Chinas Antiabspaltungsgesetz erweist sich als Bumerang

Die Verabschiedung von Gesetzen durch den zu allem Ja und Amen sagenden chinesischen Volkskongress ist immer eine reine Formsache. Die kontroversen Gesetze über das Verbot einer Abspaltung Taiwans waren allerdings alles andere als Routine. Damit erhöhte sich der Einsatz für die nach Unabhängigkeit strebenden Kräfte in Taiwan und auch das Risiko einer militärischen Auseinandersetzung zwischen den beiden Seiten der Taiwanstraße.

Die nebulöse Sprache des Gesetzes und der Versuch, den Formulierungen die Spitzen zu nehmen – womit man möglicherweise ausländische Kritiker besänftigen möchte – erhöhen paradoxerweise die Wahrscheinlichkeit, dass sich China und die Vereinigten Staaten unabsichtlich und widerwillig in einen vermeidbaren militärischen Konflikt hineinziehen lassen. Aufgrund der Tatsache, dass man Taiwan keine klaren oder potenziellen „roten Linien“ vorgibt, lässt das neue Gesetz viel Raum für beträchtliche Fehleinschätzungen und Missdeutungen.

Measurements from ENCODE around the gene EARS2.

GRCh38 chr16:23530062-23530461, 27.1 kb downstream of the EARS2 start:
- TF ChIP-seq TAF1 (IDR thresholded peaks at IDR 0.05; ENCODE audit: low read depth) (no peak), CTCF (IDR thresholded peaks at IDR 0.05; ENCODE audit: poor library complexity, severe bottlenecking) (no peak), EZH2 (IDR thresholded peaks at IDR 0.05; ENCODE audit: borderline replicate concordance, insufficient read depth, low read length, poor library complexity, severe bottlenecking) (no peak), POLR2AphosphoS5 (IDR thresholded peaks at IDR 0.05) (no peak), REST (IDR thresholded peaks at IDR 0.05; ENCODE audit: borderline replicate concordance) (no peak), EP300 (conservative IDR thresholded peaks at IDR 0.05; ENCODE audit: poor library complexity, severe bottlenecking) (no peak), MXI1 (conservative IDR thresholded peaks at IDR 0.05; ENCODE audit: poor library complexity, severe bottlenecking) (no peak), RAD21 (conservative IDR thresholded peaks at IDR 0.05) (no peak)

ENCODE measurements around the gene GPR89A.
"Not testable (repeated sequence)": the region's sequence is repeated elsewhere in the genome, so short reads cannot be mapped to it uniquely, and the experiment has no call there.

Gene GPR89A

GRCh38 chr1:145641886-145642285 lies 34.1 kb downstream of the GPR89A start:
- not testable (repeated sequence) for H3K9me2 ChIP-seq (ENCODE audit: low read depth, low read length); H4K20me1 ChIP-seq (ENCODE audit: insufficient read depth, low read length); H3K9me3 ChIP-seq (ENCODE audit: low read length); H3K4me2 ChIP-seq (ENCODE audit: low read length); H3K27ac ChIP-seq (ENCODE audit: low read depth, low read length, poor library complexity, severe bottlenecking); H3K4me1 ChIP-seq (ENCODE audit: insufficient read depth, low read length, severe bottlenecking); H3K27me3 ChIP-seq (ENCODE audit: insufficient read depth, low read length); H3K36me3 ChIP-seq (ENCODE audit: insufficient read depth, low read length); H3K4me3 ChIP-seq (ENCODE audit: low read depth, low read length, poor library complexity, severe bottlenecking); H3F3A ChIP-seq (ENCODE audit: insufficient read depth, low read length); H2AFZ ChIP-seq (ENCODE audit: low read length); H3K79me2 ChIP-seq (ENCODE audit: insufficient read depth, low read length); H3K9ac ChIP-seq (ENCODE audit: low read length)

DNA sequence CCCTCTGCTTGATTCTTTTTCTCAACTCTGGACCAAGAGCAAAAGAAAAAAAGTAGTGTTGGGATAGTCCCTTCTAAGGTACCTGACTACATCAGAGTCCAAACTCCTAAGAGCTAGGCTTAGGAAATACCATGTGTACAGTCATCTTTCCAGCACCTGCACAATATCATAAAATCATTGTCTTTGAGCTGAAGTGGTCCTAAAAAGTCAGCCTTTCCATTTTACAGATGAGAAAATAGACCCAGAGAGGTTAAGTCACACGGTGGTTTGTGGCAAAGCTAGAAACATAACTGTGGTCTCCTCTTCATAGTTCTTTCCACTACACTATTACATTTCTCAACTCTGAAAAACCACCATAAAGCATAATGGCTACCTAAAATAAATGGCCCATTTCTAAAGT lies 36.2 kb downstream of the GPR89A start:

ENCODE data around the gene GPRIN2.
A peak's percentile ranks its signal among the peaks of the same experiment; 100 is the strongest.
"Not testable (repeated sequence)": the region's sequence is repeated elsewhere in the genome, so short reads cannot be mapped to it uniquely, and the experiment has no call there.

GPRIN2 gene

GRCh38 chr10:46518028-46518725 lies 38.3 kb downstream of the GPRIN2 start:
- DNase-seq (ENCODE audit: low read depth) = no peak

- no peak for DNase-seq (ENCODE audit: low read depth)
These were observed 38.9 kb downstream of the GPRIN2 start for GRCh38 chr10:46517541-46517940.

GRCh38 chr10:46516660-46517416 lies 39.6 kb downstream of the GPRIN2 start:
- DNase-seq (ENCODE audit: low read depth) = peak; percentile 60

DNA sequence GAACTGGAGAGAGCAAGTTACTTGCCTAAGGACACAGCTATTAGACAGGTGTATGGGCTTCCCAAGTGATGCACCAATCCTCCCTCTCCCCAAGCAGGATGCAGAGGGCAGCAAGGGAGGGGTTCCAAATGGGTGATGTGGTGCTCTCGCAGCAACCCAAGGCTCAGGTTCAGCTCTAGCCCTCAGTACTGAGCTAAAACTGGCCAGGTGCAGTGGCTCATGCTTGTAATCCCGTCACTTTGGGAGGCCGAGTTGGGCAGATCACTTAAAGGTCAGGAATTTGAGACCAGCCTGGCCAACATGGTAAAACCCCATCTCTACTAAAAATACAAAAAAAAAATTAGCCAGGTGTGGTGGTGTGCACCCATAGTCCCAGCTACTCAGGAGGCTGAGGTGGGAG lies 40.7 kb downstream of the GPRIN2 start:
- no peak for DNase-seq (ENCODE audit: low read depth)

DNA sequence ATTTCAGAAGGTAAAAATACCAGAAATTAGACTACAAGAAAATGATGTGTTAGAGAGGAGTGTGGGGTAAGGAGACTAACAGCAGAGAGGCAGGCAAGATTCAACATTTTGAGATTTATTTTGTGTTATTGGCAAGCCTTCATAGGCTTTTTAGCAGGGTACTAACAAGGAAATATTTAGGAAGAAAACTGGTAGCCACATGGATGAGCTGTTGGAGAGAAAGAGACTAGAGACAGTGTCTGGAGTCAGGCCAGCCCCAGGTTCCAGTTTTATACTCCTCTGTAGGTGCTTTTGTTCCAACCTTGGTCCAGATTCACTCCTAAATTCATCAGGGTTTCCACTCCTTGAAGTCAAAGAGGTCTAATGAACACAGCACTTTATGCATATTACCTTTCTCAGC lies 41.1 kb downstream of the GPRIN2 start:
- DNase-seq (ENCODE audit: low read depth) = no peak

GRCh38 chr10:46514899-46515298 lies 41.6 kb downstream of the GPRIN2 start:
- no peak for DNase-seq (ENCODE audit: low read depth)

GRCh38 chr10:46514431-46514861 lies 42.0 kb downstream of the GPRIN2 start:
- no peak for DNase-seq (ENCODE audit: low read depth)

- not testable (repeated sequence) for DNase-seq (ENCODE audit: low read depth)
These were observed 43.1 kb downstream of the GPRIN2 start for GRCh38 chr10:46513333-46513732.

Trotz mehrwöchigen intensiven Drucks von Seiten der USA, die Gesetzesvorlage abzumildern – oder überhaupt zurückzuziehen – tat die chinesische Führung nicht mehr, als ihrer Haltung Nachdruck zu verleihen und zu bekräftigen, dass „nicht friedliche“ (also militärische) Maßnahmen nur als letzter Ausweg angewandt würden – das hatte man ohnehin angenommen. Die Reaktion der Bush-Administration darauf war selten unverblümt und man forderte, „Peking möge die Verabschiedung des Gesetzes noch einmal überdenken“ - eine sehr direkt formulierte Einmischung in eine von China als innere Angelegenheit betrachtete Frage.

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